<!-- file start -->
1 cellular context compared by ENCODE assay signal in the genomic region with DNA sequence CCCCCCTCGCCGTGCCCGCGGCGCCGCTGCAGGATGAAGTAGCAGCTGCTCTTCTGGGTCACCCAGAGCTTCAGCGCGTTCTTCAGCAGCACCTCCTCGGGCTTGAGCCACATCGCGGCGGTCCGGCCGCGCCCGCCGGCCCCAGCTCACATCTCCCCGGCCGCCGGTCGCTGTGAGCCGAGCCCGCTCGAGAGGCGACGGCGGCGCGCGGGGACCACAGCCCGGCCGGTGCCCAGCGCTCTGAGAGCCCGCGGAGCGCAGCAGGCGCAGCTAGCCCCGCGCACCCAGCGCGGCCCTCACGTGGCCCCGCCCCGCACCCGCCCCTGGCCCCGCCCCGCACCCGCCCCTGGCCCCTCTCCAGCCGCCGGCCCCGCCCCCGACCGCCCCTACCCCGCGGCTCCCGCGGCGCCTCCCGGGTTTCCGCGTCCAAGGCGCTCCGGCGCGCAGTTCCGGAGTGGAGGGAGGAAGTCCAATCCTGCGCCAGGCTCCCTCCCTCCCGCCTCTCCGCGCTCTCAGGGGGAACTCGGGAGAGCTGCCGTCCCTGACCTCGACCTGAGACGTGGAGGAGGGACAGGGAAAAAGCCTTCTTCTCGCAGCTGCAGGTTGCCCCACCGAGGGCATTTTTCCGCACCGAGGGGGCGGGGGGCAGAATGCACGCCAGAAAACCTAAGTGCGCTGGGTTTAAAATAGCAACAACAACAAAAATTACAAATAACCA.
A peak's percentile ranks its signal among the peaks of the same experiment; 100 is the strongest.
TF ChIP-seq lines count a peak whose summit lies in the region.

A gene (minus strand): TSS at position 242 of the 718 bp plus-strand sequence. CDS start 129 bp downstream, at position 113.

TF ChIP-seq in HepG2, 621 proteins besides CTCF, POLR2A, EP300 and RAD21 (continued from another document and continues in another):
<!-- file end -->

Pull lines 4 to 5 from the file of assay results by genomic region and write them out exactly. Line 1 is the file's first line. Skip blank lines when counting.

A gene (minus strand): TSS at position 242 of the 718 bp plus-strand sequence. CDS start 129 bp downstream, at position 113.

TF ChIP-seq in HepG2, 621 proteins besides CTCF, POLR2A, EP300 and RAD21 (continued from another document and continues in another):